Inclusive Classrooms Survey
Inclusive Classrooms Survey as a Practical Measure
|Characteristics of Practical Measures
|Descriptions of the Inclusive Classrooms Survey Measure
|Is closely tied to a theory of improvement
|In partnership with Panorama Education and the Rennie Center for Education Research & Policy, Teaching Matters has developed the Inclusive Classrooms Survey to monitor shifts in a primary driver. The measure has six factors and taps into domains of inclusive classroom practices that the NSI theorizes that, if fostered, can help students stay on track in 8th grade. The six domains of focus are classroom belonging, classroom engagement, cultural awareness and action, rigorous expectations, teacher-student relationship, and valuing of subject.
|Provides actionable information to drive positive changes in practice
|The information provided by the measure is actionable for improvers at different levels. Using the dashboards created by Panorama and data analysis protocol designed by the Teaching Matters hub, teachers can individually and collectively surface glows (i.e., bright spots) and grows (i.e., areas of concern) and work with school leaders and coaches to identify strategies — change ideas coming from the Teaching Matters NSI Change Menu and the Panorama Playbook — to better student experience. Meanwhile, the Teaching Matters hub uses the survey data to populate p-charts as the team seeks to unveil and understand variation among classrooms and schools. Through attending to variation systematically, the hub makes progress in answering the questions of what works, for whom, and under what conditions, as well as coming up with plans to support schools in addressing variation in student experience.
|Captures variability in performance
|Depending on the individual teacher’s or school’s choice of change idea, different domains of inclusive classroom practices may be targeted. If a teacher chooses a change idea that is designed to help students build a sense of classroom belonging, the teacher may not expect positive changes in student valuing of subject. Because the data are broken down by domains, improvers can study variability in student experience across domains and check if the observed variability aligns with their predictions.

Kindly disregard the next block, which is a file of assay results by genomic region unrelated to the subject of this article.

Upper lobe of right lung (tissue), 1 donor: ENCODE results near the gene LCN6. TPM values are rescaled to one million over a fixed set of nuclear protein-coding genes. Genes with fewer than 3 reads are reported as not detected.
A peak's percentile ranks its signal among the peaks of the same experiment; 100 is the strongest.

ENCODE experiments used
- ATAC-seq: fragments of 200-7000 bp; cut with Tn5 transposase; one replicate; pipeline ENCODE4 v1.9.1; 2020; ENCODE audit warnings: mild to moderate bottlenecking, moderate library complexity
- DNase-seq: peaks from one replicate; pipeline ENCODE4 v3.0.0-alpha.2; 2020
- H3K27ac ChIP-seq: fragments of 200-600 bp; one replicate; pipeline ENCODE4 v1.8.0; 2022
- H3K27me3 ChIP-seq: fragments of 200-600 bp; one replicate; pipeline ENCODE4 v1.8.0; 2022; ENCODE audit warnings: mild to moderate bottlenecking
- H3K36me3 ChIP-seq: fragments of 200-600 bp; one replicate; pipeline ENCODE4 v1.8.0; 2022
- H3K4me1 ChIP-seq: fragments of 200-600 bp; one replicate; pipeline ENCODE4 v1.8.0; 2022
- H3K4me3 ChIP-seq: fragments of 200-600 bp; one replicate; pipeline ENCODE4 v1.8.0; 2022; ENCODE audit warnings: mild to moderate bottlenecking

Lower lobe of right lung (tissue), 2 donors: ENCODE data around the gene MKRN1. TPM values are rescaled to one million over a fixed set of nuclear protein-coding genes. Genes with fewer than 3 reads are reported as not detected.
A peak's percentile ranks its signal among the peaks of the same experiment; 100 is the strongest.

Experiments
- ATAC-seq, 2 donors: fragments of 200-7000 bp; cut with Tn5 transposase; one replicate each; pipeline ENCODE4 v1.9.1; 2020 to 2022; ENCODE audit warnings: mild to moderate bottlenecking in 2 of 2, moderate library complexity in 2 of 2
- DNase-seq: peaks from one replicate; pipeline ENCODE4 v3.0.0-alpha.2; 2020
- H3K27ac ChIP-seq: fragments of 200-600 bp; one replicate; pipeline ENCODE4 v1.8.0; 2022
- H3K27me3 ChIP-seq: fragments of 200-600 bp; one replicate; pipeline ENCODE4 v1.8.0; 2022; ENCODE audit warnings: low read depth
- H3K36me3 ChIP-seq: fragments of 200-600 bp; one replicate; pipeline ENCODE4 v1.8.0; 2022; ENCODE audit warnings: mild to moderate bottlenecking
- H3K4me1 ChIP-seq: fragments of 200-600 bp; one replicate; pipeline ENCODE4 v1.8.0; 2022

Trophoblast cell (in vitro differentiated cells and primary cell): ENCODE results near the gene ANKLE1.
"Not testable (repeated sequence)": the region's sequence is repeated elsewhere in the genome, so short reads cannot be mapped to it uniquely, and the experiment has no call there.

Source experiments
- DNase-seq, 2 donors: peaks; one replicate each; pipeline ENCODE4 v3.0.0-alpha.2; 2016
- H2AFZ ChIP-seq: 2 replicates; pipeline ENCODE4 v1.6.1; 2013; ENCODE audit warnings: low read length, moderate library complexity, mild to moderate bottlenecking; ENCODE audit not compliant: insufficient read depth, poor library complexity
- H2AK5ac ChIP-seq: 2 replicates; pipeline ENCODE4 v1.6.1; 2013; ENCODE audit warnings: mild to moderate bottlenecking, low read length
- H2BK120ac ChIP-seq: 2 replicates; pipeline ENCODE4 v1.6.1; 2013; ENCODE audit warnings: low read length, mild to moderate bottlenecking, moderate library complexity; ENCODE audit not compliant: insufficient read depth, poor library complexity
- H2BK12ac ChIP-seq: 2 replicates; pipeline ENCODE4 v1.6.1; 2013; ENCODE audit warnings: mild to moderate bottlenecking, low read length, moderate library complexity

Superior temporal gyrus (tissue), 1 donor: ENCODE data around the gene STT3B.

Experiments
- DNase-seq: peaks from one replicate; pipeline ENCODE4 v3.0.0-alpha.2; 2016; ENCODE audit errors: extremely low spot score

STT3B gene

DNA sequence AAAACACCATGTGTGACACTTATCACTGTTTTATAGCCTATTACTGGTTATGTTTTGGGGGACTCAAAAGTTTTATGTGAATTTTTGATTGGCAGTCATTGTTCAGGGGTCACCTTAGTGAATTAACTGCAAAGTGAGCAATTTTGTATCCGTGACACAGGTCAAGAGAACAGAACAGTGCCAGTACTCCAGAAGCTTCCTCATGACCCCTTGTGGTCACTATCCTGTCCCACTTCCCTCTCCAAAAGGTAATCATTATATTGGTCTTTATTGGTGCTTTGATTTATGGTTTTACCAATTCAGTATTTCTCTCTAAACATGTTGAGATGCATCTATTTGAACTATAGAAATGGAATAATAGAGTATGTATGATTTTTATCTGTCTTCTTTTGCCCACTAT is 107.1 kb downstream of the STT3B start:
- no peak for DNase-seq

|Demonstrates predictive validity
|According to the Teaching Matters NSI’s theory of improvement, inclusive classroom practices should predict 8th grade on track. To test this hypothesized causal link, the Teaching Matters hub examined the relationship between the two constructs using the Inclusive Classrooms Survey and ELA screener assessments (i.e., iReady/MAP Growth). The results suggested that improvement in inclusive classroom practices was positively related to change in the percentage of students meeting ELA growth goals. Although further investigation is warranted, these results are evidence that the survey has predictive validity. This is important because it means that if growth in survey results is detected, it can be assumed that the network is making progress toward its aim.
|Is minimally burdensome to users
|It takes intentional planning to ensure smooth administration of surveys. It is no exception in the case of the Inclusive Classrooms Survey. Teaching Matters hub members described rostering as being a “medium-level lift” for schools, although they provide schools with rosters pulled from the New Visions for Public Schools data platform. Reviewing and revising rosters and coordinating as needed can be time-consuming. Also, given that the Inclusive Classrooms Survey is a 33-item measure that includes three open-ended items, doing the survey more than once a year can feel burdensome to students, especially if teachers do not share with students what they are learning from their feedback.
|Functions within social processes that support improvement culture